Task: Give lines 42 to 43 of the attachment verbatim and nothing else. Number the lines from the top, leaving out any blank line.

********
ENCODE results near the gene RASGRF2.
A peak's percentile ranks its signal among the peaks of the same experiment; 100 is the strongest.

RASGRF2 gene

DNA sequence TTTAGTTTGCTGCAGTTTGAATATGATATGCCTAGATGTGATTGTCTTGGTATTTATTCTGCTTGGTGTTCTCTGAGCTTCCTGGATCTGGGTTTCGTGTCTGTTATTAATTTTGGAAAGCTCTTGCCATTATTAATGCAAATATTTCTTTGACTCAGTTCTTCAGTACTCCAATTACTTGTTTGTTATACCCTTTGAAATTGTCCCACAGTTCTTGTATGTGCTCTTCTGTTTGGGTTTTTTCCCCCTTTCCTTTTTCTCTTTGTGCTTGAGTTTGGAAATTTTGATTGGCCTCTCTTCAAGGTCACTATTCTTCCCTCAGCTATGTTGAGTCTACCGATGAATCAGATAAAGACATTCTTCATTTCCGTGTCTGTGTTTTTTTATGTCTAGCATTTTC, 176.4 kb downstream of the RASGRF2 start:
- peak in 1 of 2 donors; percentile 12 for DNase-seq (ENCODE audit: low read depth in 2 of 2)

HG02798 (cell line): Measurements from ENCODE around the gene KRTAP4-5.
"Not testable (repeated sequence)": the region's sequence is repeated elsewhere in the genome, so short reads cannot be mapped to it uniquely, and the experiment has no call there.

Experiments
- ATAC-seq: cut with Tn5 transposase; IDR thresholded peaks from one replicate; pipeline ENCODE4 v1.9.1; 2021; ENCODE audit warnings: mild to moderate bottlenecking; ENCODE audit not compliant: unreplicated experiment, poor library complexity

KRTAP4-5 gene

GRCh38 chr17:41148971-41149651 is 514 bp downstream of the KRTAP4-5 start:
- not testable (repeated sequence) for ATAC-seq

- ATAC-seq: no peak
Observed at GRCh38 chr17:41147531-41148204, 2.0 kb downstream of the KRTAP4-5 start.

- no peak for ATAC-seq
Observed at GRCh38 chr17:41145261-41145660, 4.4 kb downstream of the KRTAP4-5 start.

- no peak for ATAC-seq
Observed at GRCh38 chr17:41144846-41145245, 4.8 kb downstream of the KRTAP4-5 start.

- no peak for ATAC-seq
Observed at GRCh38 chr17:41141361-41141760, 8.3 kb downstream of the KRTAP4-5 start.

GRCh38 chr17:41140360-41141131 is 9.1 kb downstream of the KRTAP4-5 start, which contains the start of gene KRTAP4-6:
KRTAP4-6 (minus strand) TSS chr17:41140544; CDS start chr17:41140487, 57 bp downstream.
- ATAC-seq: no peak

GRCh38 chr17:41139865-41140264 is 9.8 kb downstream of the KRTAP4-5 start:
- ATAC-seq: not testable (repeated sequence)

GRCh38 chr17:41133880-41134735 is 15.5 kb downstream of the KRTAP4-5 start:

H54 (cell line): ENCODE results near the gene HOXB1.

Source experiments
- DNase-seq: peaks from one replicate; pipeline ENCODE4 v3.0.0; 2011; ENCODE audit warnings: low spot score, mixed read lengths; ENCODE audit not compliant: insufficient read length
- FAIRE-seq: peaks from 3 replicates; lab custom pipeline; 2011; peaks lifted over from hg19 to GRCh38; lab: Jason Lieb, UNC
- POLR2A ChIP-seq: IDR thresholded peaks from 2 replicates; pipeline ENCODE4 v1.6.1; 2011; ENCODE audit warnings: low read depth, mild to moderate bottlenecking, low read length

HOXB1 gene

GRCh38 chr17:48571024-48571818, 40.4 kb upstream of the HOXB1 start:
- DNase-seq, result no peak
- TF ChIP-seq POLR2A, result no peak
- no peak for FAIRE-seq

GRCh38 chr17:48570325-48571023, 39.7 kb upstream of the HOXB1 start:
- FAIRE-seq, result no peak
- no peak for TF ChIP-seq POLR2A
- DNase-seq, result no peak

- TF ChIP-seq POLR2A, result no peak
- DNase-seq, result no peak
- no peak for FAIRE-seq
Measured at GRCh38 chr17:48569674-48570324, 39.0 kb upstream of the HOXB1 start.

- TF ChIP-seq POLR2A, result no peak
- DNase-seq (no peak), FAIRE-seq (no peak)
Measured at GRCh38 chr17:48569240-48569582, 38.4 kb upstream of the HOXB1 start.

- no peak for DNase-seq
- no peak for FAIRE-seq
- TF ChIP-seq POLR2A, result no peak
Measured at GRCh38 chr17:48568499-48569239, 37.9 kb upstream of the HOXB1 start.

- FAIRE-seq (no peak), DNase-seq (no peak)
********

- DNase-seq, result no peak
- no peak for FAIRE-seq